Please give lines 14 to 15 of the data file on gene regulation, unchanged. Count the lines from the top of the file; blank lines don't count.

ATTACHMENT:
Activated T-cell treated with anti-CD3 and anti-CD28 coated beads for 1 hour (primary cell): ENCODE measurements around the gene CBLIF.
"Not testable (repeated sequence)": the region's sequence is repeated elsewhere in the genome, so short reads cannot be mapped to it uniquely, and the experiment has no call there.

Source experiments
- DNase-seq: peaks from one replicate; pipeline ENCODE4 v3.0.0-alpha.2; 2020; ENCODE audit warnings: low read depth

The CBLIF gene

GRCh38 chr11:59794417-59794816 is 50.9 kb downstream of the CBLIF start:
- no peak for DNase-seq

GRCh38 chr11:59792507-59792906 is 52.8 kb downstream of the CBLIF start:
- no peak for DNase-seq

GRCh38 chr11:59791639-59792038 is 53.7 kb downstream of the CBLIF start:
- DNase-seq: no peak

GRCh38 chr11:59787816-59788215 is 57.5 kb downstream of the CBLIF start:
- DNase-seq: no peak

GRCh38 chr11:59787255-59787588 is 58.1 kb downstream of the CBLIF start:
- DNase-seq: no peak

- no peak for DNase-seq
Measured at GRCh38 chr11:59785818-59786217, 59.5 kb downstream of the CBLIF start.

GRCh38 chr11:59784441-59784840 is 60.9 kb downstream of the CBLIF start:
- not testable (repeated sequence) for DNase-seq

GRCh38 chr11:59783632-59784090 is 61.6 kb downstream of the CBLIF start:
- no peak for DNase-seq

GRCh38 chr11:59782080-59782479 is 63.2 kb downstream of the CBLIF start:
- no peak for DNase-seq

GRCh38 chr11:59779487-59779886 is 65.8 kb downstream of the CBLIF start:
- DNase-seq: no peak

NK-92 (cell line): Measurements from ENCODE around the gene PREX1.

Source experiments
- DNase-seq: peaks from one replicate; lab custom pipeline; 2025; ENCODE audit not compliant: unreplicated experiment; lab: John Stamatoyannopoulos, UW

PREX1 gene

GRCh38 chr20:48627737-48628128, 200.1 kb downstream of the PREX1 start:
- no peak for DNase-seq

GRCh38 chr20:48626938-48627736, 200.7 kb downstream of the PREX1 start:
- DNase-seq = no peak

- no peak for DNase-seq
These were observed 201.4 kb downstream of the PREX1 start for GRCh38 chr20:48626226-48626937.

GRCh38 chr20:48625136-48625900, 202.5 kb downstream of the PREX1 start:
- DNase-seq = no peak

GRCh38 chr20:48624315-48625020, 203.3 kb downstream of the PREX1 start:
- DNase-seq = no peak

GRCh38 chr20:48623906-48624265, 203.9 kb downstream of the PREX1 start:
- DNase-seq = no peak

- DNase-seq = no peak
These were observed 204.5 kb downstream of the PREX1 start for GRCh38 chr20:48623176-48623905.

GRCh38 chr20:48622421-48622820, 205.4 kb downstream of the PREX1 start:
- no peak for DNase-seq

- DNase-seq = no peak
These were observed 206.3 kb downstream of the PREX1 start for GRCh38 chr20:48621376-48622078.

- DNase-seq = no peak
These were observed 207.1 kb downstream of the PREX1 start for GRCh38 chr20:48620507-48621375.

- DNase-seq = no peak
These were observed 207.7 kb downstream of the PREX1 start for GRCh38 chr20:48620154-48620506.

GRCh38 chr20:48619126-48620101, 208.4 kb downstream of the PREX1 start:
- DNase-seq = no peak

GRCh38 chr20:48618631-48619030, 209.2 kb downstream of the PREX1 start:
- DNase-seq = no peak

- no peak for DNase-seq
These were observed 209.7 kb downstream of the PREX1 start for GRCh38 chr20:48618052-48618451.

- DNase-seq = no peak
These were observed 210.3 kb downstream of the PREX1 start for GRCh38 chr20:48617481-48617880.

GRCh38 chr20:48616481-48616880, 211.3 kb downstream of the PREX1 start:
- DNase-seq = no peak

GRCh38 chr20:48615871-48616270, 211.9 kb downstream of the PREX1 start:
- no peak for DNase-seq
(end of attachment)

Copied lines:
GRCh38 chr11:59787255-59787588 is 58.1 kb downstream of the CBLIF start:
- DNase-seq: no peak